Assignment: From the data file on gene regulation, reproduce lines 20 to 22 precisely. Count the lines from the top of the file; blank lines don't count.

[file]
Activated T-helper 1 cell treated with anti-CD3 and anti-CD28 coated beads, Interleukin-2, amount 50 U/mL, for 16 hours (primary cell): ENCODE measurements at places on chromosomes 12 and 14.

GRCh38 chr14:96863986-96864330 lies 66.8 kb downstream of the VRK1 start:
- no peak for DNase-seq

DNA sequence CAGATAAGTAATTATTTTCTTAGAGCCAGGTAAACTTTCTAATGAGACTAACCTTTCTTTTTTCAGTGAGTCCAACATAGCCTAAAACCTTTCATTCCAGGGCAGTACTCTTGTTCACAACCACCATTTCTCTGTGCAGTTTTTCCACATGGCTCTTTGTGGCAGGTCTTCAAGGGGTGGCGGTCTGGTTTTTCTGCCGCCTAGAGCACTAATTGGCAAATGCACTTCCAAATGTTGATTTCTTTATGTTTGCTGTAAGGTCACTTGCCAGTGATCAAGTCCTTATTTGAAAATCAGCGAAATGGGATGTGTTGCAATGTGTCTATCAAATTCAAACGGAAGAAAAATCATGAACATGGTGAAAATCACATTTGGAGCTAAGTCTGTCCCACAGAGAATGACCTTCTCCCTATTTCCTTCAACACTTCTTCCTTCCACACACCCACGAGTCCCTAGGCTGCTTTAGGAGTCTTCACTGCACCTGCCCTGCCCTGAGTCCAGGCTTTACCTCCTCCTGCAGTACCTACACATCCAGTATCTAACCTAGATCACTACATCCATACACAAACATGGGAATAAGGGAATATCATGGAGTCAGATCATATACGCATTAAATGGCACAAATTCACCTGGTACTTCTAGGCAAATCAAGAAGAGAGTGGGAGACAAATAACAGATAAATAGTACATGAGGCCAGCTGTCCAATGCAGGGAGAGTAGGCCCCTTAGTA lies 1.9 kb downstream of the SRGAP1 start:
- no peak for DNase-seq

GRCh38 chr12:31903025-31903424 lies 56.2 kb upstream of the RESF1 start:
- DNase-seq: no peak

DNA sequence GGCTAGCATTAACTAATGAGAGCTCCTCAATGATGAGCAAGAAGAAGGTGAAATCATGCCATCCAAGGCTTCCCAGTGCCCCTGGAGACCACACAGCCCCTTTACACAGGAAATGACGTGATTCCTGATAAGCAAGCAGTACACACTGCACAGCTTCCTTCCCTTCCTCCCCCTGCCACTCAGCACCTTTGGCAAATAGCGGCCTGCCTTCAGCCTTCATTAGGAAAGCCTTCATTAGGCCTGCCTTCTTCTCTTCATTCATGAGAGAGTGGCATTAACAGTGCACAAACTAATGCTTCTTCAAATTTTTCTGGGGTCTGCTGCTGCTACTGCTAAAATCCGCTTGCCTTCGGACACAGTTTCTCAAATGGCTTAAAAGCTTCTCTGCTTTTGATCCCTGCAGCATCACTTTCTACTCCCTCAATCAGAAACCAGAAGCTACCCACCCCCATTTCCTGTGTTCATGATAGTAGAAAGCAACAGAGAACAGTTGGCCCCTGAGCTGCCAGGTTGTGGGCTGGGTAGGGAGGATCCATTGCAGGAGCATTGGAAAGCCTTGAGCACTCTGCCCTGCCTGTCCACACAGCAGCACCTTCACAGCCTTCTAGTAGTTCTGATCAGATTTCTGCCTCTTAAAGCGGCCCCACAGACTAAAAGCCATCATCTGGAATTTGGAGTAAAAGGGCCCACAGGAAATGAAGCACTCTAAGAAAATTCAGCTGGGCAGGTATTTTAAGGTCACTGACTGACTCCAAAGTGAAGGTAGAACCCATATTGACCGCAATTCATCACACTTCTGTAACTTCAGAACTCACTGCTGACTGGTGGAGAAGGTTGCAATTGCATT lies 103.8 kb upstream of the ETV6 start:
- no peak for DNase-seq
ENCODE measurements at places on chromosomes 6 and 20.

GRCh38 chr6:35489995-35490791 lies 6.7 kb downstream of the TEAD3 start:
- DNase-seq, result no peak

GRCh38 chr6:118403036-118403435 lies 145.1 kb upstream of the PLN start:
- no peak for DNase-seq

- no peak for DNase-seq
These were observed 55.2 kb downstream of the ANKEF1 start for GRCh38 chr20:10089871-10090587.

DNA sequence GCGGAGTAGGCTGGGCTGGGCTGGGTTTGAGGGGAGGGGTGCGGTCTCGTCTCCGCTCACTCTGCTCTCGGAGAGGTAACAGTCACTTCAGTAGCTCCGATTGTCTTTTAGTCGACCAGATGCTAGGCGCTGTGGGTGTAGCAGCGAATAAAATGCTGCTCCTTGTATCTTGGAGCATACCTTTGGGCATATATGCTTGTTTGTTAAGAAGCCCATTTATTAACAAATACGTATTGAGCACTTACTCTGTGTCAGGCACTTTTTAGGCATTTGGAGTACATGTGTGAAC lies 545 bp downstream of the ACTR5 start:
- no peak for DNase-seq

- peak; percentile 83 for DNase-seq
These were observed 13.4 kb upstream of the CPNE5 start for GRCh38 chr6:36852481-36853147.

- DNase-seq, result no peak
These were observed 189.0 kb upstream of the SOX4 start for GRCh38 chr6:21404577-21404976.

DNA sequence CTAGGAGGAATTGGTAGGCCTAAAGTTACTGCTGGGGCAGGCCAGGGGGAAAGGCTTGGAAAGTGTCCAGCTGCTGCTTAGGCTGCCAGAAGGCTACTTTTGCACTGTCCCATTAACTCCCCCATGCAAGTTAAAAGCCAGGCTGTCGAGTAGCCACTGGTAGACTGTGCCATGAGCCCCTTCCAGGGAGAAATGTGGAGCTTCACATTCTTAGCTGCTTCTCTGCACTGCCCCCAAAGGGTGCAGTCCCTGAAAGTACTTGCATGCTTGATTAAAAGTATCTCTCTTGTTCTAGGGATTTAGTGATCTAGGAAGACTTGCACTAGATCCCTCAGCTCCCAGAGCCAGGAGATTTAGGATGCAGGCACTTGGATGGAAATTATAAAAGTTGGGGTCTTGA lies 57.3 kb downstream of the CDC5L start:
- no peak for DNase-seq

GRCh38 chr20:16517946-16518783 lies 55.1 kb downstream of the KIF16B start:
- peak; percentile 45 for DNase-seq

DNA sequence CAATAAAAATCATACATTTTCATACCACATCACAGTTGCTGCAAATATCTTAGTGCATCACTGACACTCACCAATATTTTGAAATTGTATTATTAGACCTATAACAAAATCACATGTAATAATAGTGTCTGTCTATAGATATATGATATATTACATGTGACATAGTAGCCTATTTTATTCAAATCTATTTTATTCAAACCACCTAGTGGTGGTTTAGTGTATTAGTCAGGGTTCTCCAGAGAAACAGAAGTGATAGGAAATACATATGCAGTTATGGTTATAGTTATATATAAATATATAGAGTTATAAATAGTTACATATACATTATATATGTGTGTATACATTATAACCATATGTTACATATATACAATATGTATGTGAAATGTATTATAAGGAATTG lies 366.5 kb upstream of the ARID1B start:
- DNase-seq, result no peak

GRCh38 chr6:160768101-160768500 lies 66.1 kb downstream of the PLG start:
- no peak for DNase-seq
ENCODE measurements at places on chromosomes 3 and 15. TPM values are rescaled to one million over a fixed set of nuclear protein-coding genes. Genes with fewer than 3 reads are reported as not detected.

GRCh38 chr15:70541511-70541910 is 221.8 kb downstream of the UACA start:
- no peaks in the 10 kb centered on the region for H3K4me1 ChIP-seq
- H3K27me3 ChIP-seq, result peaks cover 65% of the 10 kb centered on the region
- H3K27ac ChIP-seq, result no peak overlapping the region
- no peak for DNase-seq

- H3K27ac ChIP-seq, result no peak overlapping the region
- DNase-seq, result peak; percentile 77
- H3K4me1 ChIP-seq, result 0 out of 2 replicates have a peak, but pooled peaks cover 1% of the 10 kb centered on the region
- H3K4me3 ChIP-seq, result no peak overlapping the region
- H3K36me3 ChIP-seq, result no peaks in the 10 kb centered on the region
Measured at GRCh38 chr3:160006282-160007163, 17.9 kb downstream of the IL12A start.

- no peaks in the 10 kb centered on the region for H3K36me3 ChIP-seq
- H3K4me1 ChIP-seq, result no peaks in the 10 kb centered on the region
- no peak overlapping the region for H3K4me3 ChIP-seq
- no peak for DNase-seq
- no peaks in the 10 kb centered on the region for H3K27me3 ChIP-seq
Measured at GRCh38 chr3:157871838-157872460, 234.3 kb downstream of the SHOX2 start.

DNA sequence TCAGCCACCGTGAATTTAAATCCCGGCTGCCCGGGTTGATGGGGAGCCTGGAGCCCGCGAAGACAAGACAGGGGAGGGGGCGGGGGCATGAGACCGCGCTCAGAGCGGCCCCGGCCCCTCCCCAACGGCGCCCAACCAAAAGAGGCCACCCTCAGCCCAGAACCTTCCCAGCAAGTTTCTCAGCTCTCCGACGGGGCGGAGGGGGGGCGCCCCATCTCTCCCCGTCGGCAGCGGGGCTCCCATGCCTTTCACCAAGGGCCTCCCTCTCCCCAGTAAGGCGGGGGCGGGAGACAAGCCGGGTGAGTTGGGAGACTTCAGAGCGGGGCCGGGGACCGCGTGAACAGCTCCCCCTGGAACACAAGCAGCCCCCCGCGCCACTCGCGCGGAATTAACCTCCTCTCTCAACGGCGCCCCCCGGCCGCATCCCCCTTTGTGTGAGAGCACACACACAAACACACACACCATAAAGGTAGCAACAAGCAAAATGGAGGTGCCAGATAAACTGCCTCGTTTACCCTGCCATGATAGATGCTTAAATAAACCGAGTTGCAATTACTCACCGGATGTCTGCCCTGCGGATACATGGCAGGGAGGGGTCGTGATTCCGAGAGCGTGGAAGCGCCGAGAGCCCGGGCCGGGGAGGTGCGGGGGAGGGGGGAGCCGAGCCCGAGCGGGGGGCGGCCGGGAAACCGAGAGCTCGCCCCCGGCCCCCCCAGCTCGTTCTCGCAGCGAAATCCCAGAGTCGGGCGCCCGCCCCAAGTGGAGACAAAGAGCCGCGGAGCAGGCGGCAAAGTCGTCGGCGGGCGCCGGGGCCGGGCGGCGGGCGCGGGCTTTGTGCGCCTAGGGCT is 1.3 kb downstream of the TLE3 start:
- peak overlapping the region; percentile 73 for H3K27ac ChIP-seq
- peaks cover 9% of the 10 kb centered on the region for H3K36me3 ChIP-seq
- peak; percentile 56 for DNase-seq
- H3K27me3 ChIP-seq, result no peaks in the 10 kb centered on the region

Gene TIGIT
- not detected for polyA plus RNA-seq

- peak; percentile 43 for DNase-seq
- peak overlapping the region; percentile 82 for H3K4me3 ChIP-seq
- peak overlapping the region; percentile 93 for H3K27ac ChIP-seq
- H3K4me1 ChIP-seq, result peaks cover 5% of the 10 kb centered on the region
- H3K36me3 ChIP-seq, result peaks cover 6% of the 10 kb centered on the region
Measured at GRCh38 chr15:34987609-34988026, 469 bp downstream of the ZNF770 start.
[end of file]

These were observed 13.4 kb upstream of the CPNE5 start for GRCh38 chr6:36852481-36853147.

- DNase-seq, result no peak
These were observed 189.0 kb upstream of the SOX4 start for GRCh38 chr6:21404577-21404976.